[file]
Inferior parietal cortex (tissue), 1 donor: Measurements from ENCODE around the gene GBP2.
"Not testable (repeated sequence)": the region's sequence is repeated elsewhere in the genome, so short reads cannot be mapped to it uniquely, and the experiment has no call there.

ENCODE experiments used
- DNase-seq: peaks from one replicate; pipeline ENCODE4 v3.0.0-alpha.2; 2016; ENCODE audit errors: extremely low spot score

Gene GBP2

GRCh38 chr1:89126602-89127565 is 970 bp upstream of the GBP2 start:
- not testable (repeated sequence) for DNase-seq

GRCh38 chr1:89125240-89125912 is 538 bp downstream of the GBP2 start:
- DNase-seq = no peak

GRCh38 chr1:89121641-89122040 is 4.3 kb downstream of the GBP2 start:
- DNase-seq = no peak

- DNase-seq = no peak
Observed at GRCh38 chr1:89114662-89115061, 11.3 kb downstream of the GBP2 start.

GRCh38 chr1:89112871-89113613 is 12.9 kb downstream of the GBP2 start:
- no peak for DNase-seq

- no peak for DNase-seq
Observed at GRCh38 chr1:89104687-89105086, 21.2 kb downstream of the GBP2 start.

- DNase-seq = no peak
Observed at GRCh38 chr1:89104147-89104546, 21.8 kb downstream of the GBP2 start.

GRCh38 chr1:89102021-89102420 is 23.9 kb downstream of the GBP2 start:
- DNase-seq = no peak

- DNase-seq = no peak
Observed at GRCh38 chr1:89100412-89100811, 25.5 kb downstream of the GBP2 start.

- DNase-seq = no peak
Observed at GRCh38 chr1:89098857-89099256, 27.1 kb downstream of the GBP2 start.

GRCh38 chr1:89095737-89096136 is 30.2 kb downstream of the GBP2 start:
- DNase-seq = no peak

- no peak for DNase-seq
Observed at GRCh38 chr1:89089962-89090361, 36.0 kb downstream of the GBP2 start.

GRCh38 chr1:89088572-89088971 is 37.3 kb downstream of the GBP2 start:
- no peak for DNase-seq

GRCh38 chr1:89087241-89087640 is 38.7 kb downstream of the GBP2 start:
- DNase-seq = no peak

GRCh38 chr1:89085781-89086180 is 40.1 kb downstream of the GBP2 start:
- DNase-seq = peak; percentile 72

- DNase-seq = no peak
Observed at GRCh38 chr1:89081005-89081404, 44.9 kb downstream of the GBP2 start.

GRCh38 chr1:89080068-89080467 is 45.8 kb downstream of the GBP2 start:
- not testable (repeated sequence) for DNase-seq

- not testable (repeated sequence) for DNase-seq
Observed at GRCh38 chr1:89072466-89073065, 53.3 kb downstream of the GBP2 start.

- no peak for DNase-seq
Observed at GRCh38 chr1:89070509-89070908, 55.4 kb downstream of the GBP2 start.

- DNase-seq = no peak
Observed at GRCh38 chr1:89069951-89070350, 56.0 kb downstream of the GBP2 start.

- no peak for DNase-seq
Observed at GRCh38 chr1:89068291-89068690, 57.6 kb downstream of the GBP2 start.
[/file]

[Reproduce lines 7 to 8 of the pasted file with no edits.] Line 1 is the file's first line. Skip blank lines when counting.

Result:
- not testable (repeated sequence) for DNase-seq

GRCh38 chr1:89125240-89125912 is 538 bp downstream of the GBP2 start: